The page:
All the big solar panel names usually hype the fact that they are “tier 1” solar module brands. The tiered classification was first developed to show banks which panel manufacturers were legitimate and trustworthy. But the term has morphed into a marketing buzzword that solar customers may confuse with reliability, which frustrates small panel manufacturers like GreenBrilliance USA.
“The focus on what you’re buying is gone. Now it’s who you’re buying,” said GreenBrilliance president and CEO Sumit Bhatnagar. “Is branding important, or focusing on making the right parts? I choose the second.”
The official origin of the phrase “tier 1” solar panels comes from Bloomberg New Energy Finance. The group first developed the tiered system for PV modules to create a transparent differentiation among the many solar manufacturers, so financial institutions could easily determine which brands were “bankable.” BNEF tracks past solar projects (sized over 1.5 MW) approved by banks, and the products used in those projects lend to what tier they fall into. If projects using XYZ modules have consistently been approved for financing, then Company XYZ will likely be a tier 1 supplier.
To be considered a tier 1 module supplier on BNEF’s list, the company must have provided its own in-house manufactured brand of panels to six different projects that have been non-recourse financed by six different banks in the last two years. The non-recourse stipulation is important, because that means the bank will take the risk of the modules failing.
That’s it though. Based on BNEF’s criteria, tier 1 modules are just those that are used in a lot of projects, and almost all established solar companies are considered tier 1. BNEF does not publish tier 2 or tier 3 lists, so any sub-tiered lists out there are just made-up marketing terms. It’s also important to note that BNEF’s tiered system “ranks” manufacturers and not specific panel lines. Tier 1 doesn’t mean the panels are the best performing modules on the market.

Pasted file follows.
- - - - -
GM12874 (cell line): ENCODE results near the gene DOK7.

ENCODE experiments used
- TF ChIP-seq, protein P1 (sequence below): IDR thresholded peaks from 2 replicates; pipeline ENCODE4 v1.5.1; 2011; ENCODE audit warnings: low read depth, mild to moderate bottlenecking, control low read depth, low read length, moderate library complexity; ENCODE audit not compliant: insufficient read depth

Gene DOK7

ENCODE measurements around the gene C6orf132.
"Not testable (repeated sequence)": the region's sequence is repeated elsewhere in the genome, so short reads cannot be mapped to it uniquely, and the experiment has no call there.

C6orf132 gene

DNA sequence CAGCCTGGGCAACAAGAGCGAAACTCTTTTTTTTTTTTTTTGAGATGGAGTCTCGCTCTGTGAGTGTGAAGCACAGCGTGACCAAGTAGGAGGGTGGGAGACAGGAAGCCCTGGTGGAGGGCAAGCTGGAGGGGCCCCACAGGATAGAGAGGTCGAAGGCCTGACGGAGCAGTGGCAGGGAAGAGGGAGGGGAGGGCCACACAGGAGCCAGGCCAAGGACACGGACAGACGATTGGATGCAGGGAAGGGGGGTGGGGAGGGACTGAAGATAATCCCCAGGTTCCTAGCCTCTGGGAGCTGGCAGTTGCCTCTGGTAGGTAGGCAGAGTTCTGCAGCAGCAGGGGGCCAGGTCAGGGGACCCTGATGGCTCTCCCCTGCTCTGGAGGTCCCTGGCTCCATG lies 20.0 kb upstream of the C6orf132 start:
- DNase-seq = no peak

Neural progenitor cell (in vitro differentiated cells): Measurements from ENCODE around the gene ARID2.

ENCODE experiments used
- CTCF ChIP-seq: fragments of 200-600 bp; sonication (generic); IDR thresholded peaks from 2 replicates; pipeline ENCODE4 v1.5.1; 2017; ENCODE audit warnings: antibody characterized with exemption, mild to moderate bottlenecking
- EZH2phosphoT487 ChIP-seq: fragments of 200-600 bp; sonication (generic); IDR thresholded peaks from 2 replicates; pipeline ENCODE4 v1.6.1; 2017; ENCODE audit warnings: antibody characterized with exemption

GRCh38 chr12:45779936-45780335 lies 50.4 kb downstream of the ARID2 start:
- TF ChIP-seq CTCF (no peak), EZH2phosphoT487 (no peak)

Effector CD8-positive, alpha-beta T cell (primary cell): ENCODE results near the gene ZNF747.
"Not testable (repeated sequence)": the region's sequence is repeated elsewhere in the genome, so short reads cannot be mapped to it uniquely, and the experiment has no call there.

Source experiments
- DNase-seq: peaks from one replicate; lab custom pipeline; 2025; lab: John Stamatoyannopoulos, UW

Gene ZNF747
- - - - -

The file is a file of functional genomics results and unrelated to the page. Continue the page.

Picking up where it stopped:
“This classification is purely a measure of industry acceptance, and there are many documented examples of quality issues or bankruptcy of tier 1 manufacturers,” BNEF said in its fact sheet.
BNEF states that although manufacturers use their tier-standing in advertisements, this classification “should never replace a proper due diligence process in product selection.” BNEF suggests that outside firms not familiar with the solar industry should work with technical engineers — like DNV GL and Black & Veatch — to get full reports on module manufacturers and their facilities.
GreenBrilliance USA, which is trying to break into the U.S. market with a brand-new manufacturing facility in Baltimore, Maryland, thinks the tier classification is a setback for startups. According to the unofficial industry standards, manufacturers can’t break into the top tier until they’ve been producing many panels used in many large projects. And if customers only request tier 1 panels, that could be an issue.
“As long as you use the right materials, if the panels are made with raw materials that are correct, if you’re not buying cheap crap from China, your panels will be top quality and they will last. Beyond that, there’s no such thing as tier 1 always going to be better,” Bhatnagar said. “If you really want a quality panel, come and see it. Don’t trust the tier 1 [label]. They still fail.”
Jonathan Camarda, president of East Coast residential installer Skyline Solar, said he bases his panel-buying choices on what is available through distributors.
“We like to use a brand that will not have manufacturing backorder delays,” he said. “Looking at the tier of panel isn’t necessarily a major point.”
Skyline Solar customers may request certain name-brands, but the company pushes manufacturers with good warranties.
“We let the homeowners know we can install whatever panel they want, and we go over the different warranties,” Camarda said. “Homeowners feel most comfortable when you discuss the panel coming with a third-party warranty.”
That third-party warranty is also something Minnesota-based installer Winona Renewable Energy looks for. The fact that established, recognized panel companies usually offer those third-party warranties leads to Winona only buying tier 1 modules.
“I previously purchased from smaller module manufacturing companies that ended up not being financially strong, and they went out of business, which left my customers’ warranties voided,” said Tim Gulden, owner of Winona Renewable Energy. “I now only buy tier 1. I see that it gives my customers peace of mind when I explain why.”
The solar industry’s tiered system of ranking module manufacturers may be antiquated at this point, but its legacy still lives on. Whether a company can support third-party warranties has become a more generalized way to recognize reliable solar panels, but installers not requiring extended warranties should keep an open mind to innovative solar panel start-ups to find the best fit for projects.